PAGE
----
Wells Fargo to Pay $3.7B Over Consumer Banking Violations
WASHINGTON — Wells Fargo has agreed to pay a total $3.7 billion to settle claims that it engaged in widespread banking violations over the last decade that harmed millions of consumers.
According to the Consumer Financial Protection Bureau, roughly $1.78 billion of the total will be collected as fines, and about $2 billion will be repaid to consumers as damages.
“Wells Fargo’s rinse-repeat cycle of violating the law has harmed millions of American families,” said CFPB Director Rohit Chopra.
“The CFPB is ordering Wells Fargo to refund billions of dollars to consumers across the country. This is an important initial step for accountability and long-term reform of this repeat offender,” Chopra said.
As recounted in a filing by the bureau, Wells Fargo misapplied customer payments on auto loans, wrongfully repossessed some borrowers’ cars and charged overdraft fees even when customers had enough money to cover purchases they made with their bank cards.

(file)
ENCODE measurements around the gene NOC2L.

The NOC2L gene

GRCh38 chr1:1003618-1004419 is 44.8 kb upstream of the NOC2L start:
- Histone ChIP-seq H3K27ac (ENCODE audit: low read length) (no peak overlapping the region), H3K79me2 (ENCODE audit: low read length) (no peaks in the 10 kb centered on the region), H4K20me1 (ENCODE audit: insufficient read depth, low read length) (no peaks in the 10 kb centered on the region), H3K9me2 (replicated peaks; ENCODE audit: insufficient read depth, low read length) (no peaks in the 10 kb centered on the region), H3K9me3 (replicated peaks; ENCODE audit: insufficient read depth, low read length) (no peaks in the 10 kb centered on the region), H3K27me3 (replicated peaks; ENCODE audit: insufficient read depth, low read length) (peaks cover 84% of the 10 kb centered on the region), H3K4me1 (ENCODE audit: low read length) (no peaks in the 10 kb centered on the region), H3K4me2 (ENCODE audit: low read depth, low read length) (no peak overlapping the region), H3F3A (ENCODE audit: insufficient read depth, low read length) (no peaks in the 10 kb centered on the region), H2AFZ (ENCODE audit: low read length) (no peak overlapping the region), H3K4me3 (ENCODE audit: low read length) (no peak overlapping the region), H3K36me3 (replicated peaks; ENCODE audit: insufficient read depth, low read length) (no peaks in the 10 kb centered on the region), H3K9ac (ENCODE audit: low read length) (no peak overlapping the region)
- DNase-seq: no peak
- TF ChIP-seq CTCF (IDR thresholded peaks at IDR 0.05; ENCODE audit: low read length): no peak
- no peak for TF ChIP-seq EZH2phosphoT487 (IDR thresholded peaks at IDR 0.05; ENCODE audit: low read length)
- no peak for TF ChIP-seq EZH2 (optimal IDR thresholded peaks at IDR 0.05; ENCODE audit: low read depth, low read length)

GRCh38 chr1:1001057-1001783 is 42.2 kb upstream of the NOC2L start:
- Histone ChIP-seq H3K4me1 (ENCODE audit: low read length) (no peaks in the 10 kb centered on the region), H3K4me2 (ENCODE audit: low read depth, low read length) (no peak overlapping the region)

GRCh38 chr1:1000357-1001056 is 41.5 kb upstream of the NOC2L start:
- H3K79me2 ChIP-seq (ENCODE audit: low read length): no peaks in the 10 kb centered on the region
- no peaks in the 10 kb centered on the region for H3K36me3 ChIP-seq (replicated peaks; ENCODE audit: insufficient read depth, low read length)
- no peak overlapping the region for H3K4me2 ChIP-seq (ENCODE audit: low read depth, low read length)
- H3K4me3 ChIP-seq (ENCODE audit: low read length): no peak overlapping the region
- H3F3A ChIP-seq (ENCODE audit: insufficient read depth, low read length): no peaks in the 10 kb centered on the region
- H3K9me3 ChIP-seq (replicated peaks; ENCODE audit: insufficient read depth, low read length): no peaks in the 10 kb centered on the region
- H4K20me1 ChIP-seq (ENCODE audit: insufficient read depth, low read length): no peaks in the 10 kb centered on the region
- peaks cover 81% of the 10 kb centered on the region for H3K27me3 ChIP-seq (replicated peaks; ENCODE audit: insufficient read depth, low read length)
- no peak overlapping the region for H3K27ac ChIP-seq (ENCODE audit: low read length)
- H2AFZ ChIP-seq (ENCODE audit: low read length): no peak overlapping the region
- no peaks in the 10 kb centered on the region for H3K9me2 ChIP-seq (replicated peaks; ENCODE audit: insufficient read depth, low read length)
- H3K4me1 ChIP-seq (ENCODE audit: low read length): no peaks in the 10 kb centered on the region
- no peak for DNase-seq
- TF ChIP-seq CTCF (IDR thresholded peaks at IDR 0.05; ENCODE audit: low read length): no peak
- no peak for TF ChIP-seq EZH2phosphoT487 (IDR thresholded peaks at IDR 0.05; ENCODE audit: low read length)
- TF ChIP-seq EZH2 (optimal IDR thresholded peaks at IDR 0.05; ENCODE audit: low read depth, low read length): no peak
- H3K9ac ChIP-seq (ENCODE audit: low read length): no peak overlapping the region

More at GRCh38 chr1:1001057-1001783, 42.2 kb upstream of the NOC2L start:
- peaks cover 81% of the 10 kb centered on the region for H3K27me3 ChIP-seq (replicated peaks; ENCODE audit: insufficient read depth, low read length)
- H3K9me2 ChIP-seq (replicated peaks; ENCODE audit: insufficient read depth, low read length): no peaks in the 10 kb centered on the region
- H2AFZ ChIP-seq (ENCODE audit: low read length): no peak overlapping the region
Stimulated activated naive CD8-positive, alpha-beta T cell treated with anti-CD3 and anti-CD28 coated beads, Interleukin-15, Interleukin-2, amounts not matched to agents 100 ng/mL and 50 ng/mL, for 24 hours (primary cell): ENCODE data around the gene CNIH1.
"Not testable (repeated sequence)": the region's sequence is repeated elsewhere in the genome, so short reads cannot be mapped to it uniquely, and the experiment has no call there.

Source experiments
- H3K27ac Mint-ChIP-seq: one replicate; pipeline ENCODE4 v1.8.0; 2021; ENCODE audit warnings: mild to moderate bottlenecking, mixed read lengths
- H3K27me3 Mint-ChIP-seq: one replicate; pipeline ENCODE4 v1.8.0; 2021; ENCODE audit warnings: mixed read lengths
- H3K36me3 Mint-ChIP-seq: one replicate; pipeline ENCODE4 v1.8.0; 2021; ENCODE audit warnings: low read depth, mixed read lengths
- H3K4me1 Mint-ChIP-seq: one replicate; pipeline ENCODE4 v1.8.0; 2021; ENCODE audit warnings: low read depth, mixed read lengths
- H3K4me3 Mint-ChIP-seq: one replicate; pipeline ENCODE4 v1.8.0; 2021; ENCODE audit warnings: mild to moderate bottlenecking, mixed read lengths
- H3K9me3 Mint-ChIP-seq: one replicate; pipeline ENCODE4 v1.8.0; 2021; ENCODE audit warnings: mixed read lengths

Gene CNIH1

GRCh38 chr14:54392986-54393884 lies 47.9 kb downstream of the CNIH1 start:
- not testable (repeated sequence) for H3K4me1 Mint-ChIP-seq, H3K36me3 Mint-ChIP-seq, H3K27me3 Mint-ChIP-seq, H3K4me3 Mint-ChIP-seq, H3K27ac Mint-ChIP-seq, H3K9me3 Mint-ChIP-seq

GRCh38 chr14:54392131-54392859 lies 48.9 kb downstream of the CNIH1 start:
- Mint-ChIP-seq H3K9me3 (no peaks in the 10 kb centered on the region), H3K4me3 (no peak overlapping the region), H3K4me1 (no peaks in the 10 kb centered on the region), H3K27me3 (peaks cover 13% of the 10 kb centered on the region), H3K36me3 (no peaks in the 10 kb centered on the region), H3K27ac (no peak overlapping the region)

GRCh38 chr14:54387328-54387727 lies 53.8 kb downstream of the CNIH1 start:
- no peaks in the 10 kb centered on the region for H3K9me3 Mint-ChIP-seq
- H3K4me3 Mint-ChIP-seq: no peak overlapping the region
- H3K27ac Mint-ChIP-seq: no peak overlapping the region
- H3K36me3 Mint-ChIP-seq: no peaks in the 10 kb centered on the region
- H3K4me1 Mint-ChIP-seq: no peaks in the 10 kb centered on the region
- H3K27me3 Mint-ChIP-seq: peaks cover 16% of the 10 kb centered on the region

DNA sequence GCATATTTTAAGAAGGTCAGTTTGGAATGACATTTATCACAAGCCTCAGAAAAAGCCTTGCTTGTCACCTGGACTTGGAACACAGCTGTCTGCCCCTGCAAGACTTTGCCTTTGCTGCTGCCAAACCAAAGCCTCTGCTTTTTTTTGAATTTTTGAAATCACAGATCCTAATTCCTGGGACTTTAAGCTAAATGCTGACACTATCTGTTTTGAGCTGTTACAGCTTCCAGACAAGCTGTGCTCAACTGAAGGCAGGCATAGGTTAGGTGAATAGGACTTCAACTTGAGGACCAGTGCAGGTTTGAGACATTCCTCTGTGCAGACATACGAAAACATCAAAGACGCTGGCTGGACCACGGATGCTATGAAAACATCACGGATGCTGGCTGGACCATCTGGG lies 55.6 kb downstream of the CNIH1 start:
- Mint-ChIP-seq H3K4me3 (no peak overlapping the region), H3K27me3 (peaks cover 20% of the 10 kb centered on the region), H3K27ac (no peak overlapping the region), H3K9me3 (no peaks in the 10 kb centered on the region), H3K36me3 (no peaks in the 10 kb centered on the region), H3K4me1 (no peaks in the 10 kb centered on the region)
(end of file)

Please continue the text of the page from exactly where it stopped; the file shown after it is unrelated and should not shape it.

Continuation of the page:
Wells Fargo stopped the conduct this year as part of a larger effort to clean up other abusive practices stretching back a decade, a filing by the agency said.
As part of its settlement, Wells Fargo has also been repaying customers, returning improperly charged fees and offering some financial relief to those whose finances and credit ratings were hurt by the bank’s practices.
“This far-reaching agreement is an important milestone in our work to transform the operating practices at Wells Fargo and to put these issues behind us,” said Charles Scharf, Wells Fargo’s chief executive, in a written statement.
Wells Fargo is “a different company today,” he added.